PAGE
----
Arizona’s Groundbreaking Universal School Choice Bill is a Model for Change

A win for students, parents, and schools
Levi Meir Clancy, Unsplash
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Plummeting test scores. Declining enrollment. Soaring absenteeism. The public K-12 education system is facing an unprecedented crisis. It’s not a matter of funding; the U.S. already spends more per pupil than almost all its developed counterparts. The problem is those dollars are tied to school districts rather than students. This traps children of limited financial means in the public school nearest them, no matter how poorly it’s run. When a failing school is your only option, why bother attending?

It’s time we did away with this outdated funding model. Arizona’s new, first-of-its-kind universal school choice bill takes off those shackles and should serve as a model for nationwide reform.

Bill  HB2853 was signed into law by Gov. Doug Ducey in July and gives all Arizona parents the ability to use the money that would go to their child’s local public school — currently about $7000 each — for private school tuition or other educational costs. This is beneficial for several reasons, not least of which is that children in Arizona are no longer locked into a school just because of where they live. If a school doesn’t align with the parents’ values or provide an environment conducive to learning, they can take their money elsewhere. As Gov. Ducey put it, “Our kids will no longer be locked in underperforming schools. Today, we’re unlocking a whole new world of opportunity for them and their parents.” 

If parents choose to send their children to a private school with tuition fees lower than the amount they receive — of which there are many — they can allocate the remainder towards other education-related expenses, like testing fees, tutoring services, online learning programs, and more. However, this program doesn’t just benefit students who choose to leave. There’s a lot of federal funding which isn’t affected by this bill that public schools will get to keep regardless of who leaves. That will increase the resources per pupil for those who choose to stay. With the passage of this bill, Arizona has successfully demonstrated that school choice isn’t just a slogan, but an economically and politically viable model for other states to replicate.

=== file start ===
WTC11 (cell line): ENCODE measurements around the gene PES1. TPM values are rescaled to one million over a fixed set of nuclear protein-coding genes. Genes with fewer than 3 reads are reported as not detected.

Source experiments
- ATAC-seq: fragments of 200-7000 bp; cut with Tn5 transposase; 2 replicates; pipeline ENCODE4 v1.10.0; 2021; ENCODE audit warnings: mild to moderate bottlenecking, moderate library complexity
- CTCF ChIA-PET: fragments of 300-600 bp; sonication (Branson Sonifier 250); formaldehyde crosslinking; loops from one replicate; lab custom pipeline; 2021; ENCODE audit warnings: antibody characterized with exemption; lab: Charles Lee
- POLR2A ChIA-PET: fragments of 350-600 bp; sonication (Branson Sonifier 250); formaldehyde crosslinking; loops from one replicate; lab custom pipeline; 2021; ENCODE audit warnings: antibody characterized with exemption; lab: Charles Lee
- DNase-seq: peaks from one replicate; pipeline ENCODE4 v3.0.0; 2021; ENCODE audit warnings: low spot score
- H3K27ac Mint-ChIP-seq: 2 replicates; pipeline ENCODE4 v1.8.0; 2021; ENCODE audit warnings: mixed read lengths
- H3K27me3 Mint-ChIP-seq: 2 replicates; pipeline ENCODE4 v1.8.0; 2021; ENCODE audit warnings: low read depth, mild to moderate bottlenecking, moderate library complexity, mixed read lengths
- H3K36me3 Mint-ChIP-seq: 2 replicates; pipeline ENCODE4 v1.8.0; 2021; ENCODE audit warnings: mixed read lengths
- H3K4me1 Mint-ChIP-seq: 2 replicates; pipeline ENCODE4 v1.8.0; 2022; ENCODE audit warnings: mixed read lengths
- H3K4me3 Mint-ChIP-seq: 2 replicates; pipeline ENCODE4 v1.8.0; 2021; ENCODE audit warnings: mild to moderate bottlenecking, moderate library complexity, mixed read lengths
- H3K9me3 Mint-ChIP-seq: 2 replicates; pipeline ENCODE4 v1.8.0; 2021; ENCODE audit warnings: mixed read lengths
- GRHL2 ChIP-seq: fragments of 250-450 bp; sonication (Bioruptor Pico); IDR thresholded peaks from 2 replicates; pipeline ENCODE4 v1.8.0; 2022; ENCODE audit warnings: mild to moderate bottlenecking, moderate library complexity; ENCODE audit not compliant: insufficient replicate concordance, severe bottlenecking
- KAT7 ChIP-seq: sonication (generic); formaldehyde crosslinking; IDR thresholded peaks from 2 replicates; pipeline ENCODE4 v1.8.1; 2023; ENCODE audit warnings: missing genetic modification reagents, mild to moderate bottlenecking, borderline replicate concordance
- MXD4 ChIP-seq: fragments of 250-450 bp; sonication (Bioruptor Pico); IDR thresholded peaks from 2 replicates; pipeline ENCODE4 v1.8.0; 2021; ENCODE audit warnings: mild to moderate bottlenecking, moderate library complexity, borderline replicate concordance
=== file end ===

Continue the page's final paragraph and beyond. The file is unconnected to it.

Over the past two years, public school enrollment across the U.S. has fallen by a staggering 1.3 million students and chronic absenteeism has doubled. At the same time, American educational standards have repeatedly proven abysmal by world standards. The 2018 PISA test, an international exam administered to a representative sample of 15-year-olds, demonstrated that about 20% of American students scored below the reading skills expected of a 10-year-old. The National Assessment of Economic Progress (NAEP), which serves as a nationwide report card, recently reported its largest assessment decline in 50 years. The U.S. is putting in more money than just about everyone else into public schools, and so far, the return on that investment isn’t looking great. 

Unsurprisingly, failing public schools most significantly affect low-income students, who are more likely to attend under-resourced schools with dismal performance records. Schools with sub-50% graduation rates are all too common across the country, with many in dangerous and crime-ridden areas. It is hard to expect disadvantaged students to thrive in these environments, but without school choice they often have no alternative, reinforcing a cruel cycle of poverty. 

Ultimately, Arizona’s bill is a win for students, parents, and schools alike, and should set a clear example for others to follow. With student performance at multi-decade lows, state legislatures around the U.S. should be looking to place children where they are best poised to succeed. Tying funding to individuals instead of institutions is a key step toward ensuring that no student is stuck in a school that doesn’t align with their needs just because of their ZIP Code.

Aadi Golchha
Aadi Golchha is an economic commentator and writer, proudly advocating for the principles of free enterprise. He is also the host of The Economics Review podcast and a Young Voices Contributor.

The views expressed in this article are the opinion of the author and do not necessarily reflect those of the Chalkboard Review team.

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